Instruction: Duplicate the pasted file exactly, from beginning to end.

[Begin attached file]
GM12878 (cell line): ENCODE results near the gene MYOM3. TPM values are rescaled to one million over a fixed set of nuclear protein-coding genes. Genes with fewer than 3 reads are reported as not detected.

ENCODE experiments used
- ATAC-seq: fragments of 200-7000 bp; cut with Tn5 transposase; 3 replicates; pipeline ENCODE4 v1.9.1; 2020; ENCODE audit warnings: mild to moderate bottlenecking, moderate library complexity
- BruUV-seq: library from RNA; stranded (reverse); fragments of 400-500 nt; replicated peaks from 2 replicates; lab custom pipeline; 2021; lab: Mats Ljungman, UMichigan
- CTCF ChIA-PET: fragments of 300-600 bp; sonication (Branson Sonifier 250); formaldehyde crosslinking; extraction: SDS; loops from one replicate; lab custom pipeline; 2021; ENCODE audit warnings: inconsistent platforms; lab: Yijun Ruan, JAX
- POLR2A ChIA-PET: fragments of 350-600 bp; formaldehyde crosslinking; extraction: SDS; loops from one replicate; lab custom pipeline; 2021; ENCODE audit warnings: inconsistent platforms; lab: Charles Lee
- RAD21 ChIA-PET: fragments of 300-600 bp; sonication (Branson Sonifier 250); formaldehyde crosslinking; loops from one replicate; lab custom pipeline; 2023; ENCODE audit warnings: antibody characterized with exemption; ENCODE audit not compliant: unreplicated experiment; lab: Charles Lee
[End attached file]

GM12878 (cell line): ENCODE results near the gene MYOM3. TPM values are rescaled to one million over a fixed set of nuclear protein-coding genes. Genes with fewer than 3 reads are reported as not detected.

ENCODE experiments used
- ATAC-seq: fragments of 200-7000 bp; cut with Tn5 transposase; 3 replicates; pipeline ENCODE4 v1.9.1; 2020; ENCODE audit warnings: mild to moderate bottlenecking, moderate library complexity
- BruUV-seq: library from RNA; stranded (reverse); fragments of 400-500 nt; replicated peaks from 2 replicates; lab custom pipeline; 2021; lab: Mats Ljungman, UMichigan
- CTCF ChIA-PET: fragments of 300-600 bp; sonication (Branson Sonifier 250); formaldehyde crosslinking; extraction: SDS; loops from one replicate; lab custom pipeline; 2021; ENCODE audit warnings: inconsistent platforms; lab: Yijun Ruan, JAX
- POLR2A ChIA-PET: fragments of 350-600 bp; formaldehyde crosslinking; extraction: SDS; loops from one replicate; lab custom pipeline; 2021; ENCODE audit warnings: inconsistent platforms; lab: Charles Lee
- RAD21 ChIA-PET: fragments of 300-600 bp; sonication (Branson Sonifier 250); formaldehyde crosslinking; loops from one replicate; lab custom pipeline; 2023; ENCODE audit warnings: antibody characterized with exemption; ENCODE audit not compliant: unreplicated experiment; lab: Charles Lee